I will say I ended up adding a magenta filter on for this shot because I liked those hues for this client. The only difference that made was in the upper left corner where you have the nice magenta toning it was more of a light blue. It looked good that way too but I thought this fit better for her. The filter definitely wasn’t necessary.
So all and all pretty easy, right? Way easier than having to add some fill light back on our subject.
Tips and Insights
Starting out in photography can be challenging enough. There are times when it seems as though we’re speaking our own language. It’s what makes us feel special. Below is a list of some of our verbage decoded. Use it as often as possible to feel like one of the cool kids.
This list should be a pretty good starting point to hopefully move you along to getting out there and getting some photographs instead of scratching your head wondering if you should have shot racked out with the aperture wide open.
- Aperture– The lens opening. The opening in a camera lens through which light passes to expose the film or sensor. Aperture size is usually calibrated in f-numbers such as f-1.4 or f-16. The larger the number, the smaller the lens opening. We’ll get more in-depth on that subject another time.
- Exposure– The amount of light reaching the film or sensor. Exposure is controlled by aperture size and shutter speed. Example : An overexposed photo would be too light, while an underexposed photo would appear too dark.
- Shutter Speed– The amount of time the camera keeps the shutter open to capture the image. A fast shutter speed such as 1/640 will help you freeze any movement while a slow shutter speed such as 1/4 will more than likely blur an object in motion which is sometimes desired.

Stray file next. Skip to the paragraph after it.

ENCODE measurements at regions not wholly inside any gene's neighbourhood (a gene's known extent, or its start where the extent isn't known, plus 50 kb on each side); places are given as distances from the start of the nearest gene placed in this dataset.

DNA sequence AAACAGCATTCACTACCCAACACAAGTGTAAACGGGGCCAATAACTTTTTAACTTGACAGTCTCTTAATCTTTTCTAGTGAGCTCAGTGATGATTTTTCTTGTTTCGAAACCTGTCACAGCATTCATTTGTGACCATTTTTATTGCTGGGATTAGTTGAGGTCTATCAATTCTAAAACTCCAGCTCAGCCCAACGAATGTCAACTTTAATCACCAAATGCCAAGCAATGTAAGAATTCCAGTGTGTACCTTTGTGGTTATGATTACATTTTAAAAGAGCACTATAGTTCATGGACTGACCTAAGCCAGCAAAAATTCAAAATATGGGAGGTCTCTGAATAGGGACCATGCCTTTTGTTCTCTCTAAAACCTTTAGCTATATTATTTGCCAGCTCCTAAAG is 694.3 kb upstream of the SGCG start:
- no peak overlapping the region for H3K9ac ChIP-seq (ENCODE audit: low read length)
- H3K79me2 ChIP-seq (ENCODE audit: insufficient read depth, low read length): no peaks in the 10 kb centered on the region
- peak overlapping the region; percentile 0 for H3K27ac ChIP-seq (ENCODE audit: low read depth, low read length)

- ISO– International Standards Organization. That doesn’t really help with explaining what it is now does it? Essentially it measures the sensitivity of the image sensor. The lower the number (ex. 100 ISO) the less sensitive your camera is to light and the finer the grain. The higher the number (ex. 3200 ISO) the more sensitive your camera is to light and the coarser the grain. Typically speaking you would not want a grainy photo so the only time you would raise your ISO high would be in a dimmer setting when you’re not shooting with a tripod.
- Bracketing– To take a series of photos at different exposures.
- HDR– High Dynamic Range. This is when you combine multiple photos of different exposures to form an image which shows very bright and very dark areas properly exposed in one image. This is currently a popular technique that you probably see often.
- Fill-Flash– This is when you use existing available light (also called ambient light) in combination with your flash to give a pleasing mix of the two.
- Dodging– Selectively lightening part of your photo.
- Burning– Selectively darkening part of your photo.
- Panning– Moving the camera along with the moving object so that the object remains in the same relative position in the viewfinder as you take a picture. What this does is blur out what is not moving while keeping your moving object tack sharp. This is a wonderful technique to show action and makes the photo really come alive. It pays of to use burst mode if you can when applying this technique. If nothing else it will make onlookers think you know what you’re doing!
This is a short list that will hopefully get you in the know. By the way, “shooting racked” out simply refers to shooting zoomed all the way on whatever lens you’re using like 200mm on a 70-200mm lens. “Wide open” refers to a large aperture number like a 2.8 where the opening of the lens is wider. Now that you know shooting racked out and wide open can simply mean shooting at 2.8 and 200mm you are one of the cool kids.